It has been a long while since I’ve been to a smaller state conference. It’s been just over two weeks since I returned from the California Academic and Research Libraries (CARL) conference. It was, for the most part, a great conference. I got to speak about critical pedagogy which I always enjoy. I met some cool and interesting librarians. And I got to reconnect with friends that I don’t normally get to see outside of conferences.

But throughout the conference I couldn’t help but think of the Starbucks boys handcuffed and put in jail for hours just for existing in a gentrified space. They were in the building for only two minutes before the police were called. Two minutes.  During the opening plenary, Miguel Figueroa mentioned that when he posted about Philando Castile, that he lost a lot of followers because “it has nothing to do with libraries.” As if the lives of our communities mean nothing to us. It’s not like one of our espoused values is being open to all or anything. But since ALA and librarians in general have shown time and time again, that caring is dependent on whether the victim was a librarian (like with the Charleston 9 — besides Cynthia Hurd can you actually name any of the other victims?). So, I wasn’t necessarily expecting librarians to say anything about this event. However, the few things I did see from the library world were not what I expected. The response was basically a self-congratulatory pat on the back for being a space where one doesn’t have to pay for anything in order to be present.

And it just broke my heart. Librarianship seems to pride itself on being better than these “commercial” spaces when it comes to equity despite its own history. And sure enough, despite the field’s apparent superiority complex when it comes to being safe spaces for all, a new story broke yesterday about a police officer who broke a teenager’s jaw in the library. The teenager was yelled at for putting her feet on a chair and even though the teen complied, she was pushed into a book cart and onto the floor, dragged toward the exit, and then had her jaw broken.

There have been countless studies showing that Black people are seen as “violent” and “angry.” This phenomenon starts at birth. In Sister Citizen, Melissa Harris-Perry likens the experiences of Black women to that of attempting to stand up straight in a “crooked room,” all while being “bombarded with warped images of their humanity.”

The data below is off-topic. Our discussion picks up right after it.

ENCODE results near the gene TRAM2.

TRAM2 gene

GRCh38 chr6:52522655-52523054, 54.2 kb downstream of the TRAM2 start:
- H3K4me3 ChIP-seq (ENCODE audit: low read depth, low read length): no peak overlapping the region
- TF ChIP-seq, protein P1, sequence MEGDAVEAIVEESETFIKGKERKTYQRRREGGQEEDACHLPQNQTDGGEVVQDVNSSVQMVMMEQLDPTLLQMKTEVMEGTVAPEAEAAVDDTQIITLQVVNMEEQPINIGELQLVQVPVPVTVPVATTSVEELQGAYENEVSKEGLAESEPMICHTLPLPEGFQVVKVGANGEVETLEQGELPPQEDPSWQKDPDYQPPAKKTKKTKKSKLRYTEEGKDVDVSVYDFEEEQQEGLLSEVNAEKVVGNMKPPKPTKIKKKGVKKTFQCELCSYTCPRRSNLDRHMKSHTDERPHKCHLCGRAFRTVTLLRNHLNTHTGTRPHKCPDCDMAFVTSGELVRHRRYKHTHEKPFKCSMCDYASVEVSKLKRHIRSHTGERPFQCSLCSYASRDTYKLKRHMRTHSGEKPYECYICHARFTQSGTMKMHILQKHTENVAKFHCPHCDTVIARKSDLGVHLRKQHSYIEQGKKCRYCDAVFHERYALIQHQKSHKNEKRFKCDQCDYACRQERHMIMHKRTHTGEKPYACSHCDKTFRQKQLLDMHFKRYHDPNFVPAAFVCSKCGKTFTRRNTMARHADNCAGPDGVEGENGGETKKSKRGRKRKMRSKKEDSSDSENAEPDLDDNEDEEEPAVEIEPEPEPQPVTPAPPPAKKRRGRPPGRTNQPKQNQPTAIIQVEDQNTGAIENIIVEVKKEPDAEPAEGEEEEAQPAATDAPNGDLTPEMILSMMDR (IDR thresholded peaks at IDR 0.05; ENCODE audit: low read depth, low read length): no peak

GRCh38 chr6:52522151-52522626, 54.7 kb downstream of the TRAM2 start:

CARL was a nice reprieve in many ways because I spent most of my time surrounded by people of color. From my roommates to lunches and other gatherings, I was enveloped in the comfort of librarians of color. But, despite the shielding, it was hard not to notice the very different conversations that we were having vs our white colleagues. After Charlotte Roh’s amazing discussion about the structures of power and privilege in scholarly publishing, the first question was “how do I add diverse books to my collection?” Now at its face, this question may not seem like a bad one, but this question without fail is asked when any women of color (WOC) discusses the inequitable experiences that people of color (whether it be the librarians or the patrons) undergo. On its face, it implies a desire and willingness to learn. And yet, in no other sessions, have I heard questions on how to do question development. Why is it then when faced with race do the skills and knowledge about how to build a collection evaporate? Currently, there are multiple award winners written by POC. To me it is reminiscent of the questions around hiring people from diverse backgrounds. Choosing people of color does not somehow diminish the quality of the library. And ultimately these questions come off as “help me do my job” and the optics of white people continually asking librarians of color to help them with diversity is not a great one. Especially when the question/comment that inevitably follows is a defensive one that basically boiled down to “not all librarians.” As I sat at my table with only librarians of color, we couldn’t help but look at each other and sigh because it’s not hard to know just what is thought of us. How unwilling some of our colleagues are to see us as people. At conferences, my hair has been groped, I’ve been mistaken for a server or as the help, and experienced plenty of other such fun microaggressions.